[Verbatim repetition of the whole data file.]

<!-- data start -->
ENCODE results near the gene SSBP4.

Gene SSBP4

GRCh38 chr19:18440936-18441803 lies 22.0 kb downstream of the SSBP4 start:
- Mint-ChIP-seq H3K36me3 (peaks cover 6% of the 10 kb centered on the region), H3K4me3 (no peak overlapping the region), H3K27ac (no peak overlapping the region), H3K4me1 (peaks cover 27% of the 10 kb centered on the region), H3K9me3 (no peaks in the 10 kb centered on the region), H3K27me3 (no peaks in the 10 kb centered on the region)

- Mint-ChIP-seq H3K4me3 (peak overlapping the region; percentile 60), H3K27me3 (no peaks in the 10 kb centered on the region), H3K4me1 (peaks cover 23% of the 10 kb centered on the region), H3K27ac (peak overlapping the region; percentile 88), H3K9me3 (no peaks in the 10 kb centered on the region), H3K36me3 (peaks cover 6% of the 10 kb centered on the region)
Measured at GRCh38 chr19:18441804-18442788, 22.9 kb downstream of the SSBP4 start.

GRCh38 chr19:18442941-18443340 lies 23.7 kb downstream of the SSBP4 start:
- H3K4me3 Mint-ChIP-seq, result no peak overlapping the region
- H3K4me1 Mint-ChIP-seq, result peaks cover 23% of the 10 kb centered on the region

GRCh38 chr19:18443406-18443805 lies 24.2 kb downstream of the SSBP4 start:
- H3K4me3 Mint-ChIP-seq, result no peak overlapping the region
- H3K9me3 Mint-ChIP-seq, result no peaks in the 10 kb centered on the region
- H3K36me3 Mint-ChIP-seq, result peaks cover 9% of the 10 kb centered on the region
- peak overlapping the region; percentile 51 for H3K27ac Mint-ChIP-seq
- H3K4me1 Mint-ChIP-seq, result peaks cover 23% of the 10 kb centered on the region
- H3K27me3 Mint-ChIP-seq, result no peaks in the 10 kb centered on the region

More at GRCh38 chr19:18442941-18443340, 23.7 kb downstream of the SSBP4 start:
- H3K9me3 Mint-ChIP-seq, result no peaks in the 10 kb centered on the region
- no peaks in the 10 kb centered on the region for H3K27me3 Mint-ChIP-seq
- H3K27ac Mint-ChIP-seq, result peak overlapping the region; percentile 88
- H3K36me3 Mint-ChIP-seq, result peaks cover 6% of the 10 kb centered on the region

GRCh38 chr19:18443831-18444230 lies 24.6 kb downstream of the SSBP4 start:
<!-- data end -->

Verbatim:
ENCODE results near the gene SSBP4.

Gene SSBP4

GRCh38 chr19:18440936-18441803 lies 22.0 kb downstream of the SSBP4 start:
- Mint-ChIP-seq H3K36me3 (peaks cover 6% of the 10 kb centered on the region), H3K4me3 (no peak overlapping the region), H3K27ac (no peak overlapping the region), H3K4me1 (peaks cover 27% of the 10 kb centered on the region), H3K9me3 (no peaks in the 10 kb centered on the region), H3K27me3 (no peaks in the 10 kb centered on the region)

- Mint-ChIP-seq H3K4me3 (peak overlapping the region; percentile 60), H3K27me3 (no peaks in the 10 kb centered on the region), H3K4me1 (peaks cover 23% of the 10 kb centered on the region), H3K27ac (peak overlapping the region; percentile 88), H3K9me3 (no peaks in the 10 kb centered on the region), H3K36me3 (peaks cover 6% of the 10 kb centered on the region)
Measured at GRCh38 chr19:18441804-18442788, 22.9 kb downstream of the SSBP4 start.

GRCh38 chr19:18442941-18443340 lies 23.7 kb downstream of the SSBP4 start:
- H3K4me3 Mint-ChIP-seq, result no peak overlapping the region
- H3K4me1 Mint-ChIP-seq, result peaks cover 23% of the 10 kb centered on the region

GRCh38 chr19:18443406-18443805 lies 24.2 kb downstream of the SSBP4 start:
- H3K4me3 Mint-ChIP-seq, result no peak overlapping the region
- H3K9me3 Mint-ChIP-seq, result no peaks in the 10 kb centered on the region
- H3K36me3 Mint-ChIP-seq, result peaks cover 9% of the 10 kb centered on the region
- peak overlapping the region; percentile 51 for H3K27ac Mint-ChIP-seq
- H3K4me1 Mint-ChIP-seq, result peaks cover 23% of the 10 kb centered on the region
- H3K27me3 Mint-ChIP-seq, result no peaks in the 10 kb centered on the region

More at GRCh38 chr19:18442941-18443340, 23.7 kb downstream of the SSBP4 start:
- H3K9me3 Mint-ChIP-seq, result no peaks in the 10 kb centered on the region
- no peaks in the 10 kb centered on the region for H3K27me3 Mint-ChIP-seq
- H3K27ac Mint-ChIP-seq, result peak overlapping the region; percentile 88
- H3K36me3 Mint-ChIP-seq, result peaks cover 6% of the 10 kb centered on the region

GRCh38 chr19:18443831-18444230 lies 24.6 kb downstream of the SSBP4 start: